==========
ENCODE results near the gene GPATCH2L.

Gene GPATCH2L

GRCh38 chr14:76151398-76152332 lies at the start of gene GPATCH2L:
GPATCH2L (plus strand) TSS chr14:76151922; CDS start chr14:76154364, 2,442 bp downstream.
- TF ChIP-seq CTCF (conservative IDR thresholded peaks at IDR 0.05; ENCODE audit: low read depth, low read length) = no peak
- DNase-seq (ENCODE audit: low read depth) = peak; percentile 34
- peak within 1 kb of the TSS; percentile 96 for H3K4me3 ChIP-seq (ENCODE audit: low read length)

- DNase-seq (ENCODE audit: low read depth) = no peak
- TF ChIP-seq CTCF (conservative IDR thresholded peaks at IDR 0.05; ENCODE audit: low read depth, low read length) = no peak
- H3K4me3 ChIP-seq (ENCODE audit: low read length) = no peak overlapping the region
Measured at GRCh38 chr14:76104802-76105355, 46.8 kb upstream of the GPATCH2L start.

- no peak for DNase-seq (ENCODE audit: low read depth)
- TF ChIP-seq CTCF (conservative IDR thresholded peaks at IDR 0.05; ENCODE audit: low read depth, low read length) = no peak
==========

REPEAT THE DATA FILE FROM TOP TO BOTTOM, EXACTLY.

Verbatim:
ENCODE results near the gene GPATCH2L.

Gene GPATCH2L

GRCh38 chr14:76151398-76152332 lies at the start of gene GPATCH2L:
GPATCH2L (plus strand) TSS chr14:76151922; CDS start chr14:76154364, 2,442 bp downstream.
- TF ChIP-seq CTCF (conservative IDR thresholded peaks at IDR 0.05; ENCODE audit: low read depth, low read length) = no peak
- DNase-seq (ENCODE audit: low read depth) = peak; percentile 34
- peak within 1 kb of the TSS; percentile 96 for H3K4me3 ChIP-seq (ENCODE audit: low read length)

- DNase-seq (ENCODE audit: low read depth) = no peak
- TF ChIP-seq CTCF (conservative IDR thresholded peaks at IDR 0.05; ENCODE audit: low read depth, low read length) = no peak
- H3K4me3 ChIP-seq (ENCODE audit: low read length) = no peak overlapping the region
Measured at GRCh38 chr14:76104802-76105355, 46.8 kb upstream of the GPATCH2L start.

- no peak for DNase-seq (ENCODE audit: low read depth)
- TF ChIP-seq CTCF (conservative IDR thresholded peaks at IDR 0.05; ENCODE audit: low read depth, low read length) = no peak